How Processor Chips Work


The processor chip or central processing unit (CPU) is the brains of the computer. It is an electronic circuit that processes commands and executes programs. The basic operation of the processor chip is to execute a series of instructions. These instructions are stored in memory and are called programs. The sequence of instructions from the program are read into computer memory and are then processed sequentially by the processor. All of the instructions are represented by a series of numbers in binary code.


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There are four steps that processors use to run the program’s instructions. These are fetch, decode, execute and write. In fetch, the processor reads the instruction from memory or from a storage device. In the next step, the processor decodes the instruction so that it and other parts of the computer can understand it. Next the processor chip executes the instructions, and finally writes the results of the execution back into some form of memory. At that point, the entire process repeats itself at a very high speed, depending on the clock rate of the processor. This is measured in Hertz. In the beginning of PCs, this was measured in tens of megahertz, but is now measured in multiple gigahertz.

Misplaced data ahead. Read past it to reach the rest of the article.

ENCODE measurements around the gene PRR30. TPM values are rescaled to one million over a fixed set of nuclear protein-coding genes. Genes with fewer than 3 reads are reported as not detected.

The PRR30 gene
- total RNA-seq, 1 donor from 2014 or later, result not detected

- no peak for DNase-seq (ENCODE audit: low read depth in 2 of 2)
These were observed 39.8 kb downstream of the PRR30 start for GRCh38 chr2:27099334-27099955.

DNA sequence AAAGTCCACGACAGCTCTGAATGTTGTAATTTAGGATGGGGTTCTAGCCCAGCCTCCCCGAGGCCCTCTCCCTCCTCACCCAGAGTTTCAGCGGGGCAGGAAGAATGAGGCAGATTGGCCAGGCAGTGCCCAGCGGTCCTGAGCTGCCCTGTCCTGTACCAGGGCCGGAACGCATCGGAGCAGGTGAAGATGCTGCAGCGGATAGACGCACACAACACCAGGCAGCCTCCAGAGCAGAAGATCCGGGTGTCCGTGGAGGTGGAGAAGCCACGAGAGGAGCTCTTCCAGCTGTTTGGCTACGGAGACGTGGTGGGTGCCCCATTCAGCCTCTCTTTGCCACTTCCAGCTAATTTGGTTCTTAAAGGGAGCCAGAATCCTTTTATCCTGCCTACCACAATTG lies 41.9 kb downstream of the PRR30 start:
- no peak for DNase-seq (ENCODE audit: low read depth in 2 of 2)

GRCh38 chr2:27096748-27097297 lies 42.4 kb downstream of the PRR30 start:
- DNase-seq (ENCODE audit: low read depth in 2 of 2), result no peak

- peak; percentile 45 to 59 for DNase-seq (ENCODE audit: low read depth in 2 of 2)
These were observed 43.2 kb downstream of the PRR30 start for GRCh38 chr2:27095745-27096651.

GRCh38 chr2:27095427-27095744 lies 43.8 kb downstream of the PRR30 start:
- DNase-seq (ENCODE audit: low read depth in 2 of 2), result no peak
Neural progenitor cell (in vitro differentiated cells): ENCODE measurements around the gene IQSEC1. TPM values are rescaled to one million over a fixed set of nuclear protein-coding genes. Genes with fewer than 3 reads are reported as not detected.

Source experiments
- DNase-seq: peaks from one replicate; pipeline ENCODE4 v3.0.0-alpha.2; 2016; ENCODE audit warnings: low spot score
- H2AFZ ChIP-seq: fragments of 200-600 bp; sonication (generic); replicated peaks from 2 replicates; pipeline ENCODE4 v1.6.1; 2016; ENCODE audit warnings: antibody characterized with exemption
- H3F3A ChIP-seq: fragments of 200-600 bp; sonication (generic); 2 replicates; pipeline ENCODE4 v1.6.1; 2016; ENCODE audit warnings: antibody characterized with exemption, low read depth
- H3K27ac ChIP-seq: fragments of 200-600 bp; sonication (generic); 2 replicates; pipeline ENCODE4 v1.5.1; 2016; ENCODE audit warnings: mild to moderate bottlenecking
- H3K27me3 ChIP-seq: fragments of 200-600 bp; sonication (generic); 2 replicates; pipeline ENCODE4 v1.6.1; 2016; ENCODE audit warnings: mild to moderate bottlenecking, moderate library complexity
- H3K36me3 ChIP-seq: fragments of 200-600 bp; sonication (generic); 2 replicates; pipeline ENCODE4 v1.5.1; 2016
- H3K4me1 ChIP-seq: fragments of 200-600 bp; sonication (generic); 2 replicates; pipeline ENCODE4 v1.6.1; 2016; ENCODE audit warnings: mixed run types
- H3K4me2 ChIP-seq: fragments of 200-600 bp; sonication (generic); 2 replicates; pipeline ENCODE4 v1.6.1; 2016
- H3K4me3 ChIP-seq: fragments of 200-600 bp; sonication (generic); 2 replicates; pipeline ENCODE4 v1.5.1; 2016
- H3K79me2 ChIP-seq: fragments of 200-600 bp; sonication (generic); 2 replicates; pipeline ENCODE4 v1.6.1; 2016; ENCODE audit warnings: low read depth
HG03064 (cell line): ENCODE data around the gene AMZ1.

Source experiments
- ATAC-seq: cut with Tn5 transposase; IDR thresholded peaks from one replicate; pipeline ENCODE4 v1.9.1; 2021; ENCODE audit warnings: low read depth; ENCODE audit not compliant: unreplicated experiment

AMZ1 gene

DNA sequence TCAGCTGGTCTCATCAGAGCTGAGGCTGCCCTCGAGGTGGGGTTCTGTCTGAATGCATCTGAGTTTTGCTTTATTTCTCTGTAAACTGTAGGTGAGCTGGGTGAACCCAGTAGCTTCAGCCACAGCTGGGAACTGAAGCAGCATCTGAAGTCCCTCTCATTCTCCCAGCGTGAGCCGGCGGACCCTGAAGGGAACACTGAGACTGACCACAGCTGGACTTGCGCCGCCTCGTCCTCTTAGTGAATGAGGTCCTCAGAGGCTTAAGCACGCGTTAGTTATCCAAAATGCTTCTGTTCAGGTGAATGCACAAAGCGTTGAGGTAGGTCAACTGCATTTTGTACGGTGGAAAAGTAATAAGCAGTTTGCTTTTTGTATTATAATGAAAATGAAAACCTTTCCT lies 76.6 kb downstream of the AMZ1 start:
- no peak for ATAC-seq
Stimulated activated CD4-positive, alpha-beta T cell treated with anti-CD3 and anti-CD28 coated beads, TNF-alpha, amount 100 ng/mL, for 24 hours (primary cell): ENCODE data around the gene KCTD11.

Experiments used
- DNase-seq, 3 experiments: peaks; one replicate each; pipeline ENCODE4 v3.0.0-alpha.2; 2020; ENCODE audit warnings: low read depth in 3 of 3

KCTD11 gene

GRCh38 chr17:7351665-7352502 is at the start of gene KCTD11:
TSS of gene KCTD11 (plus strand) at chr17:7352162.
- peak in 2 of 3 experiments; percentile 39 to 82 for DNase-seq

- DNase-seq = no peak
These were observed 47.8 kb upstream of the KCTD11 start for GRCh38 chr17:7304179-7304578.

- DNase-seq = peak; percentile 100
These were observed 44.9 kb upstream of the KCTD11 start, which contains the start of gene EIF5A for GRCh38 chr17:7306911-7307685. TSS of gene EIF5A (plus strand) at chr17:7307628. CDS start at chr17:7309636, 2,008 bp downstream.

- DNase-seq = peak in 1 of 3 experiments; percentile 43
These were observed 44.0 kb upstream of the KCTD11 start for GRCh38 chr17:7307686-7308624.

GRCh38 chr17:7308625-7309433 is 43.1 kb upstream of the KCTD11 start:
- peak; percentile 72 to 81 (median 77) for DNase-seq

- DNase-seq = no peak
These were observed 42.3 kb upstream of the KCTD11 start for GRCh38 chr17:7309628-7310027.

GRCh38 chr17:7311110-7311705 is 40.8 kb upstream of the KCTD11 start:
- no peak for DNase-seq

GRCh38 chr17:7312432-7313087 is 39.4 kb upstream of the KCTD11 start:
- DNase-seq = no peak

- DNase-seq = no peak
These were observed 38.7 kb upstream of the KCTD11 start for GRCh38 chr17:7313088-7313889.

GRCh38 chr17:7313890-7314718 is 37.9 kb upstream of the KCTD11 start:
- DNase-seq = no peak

Many modern computers have multiple processor chips which can run in parallel to improve processing speeds even further. This design allows the instructions to be split up so that one processor can be fetching and decoding before the previous instruction completes execution and writing.

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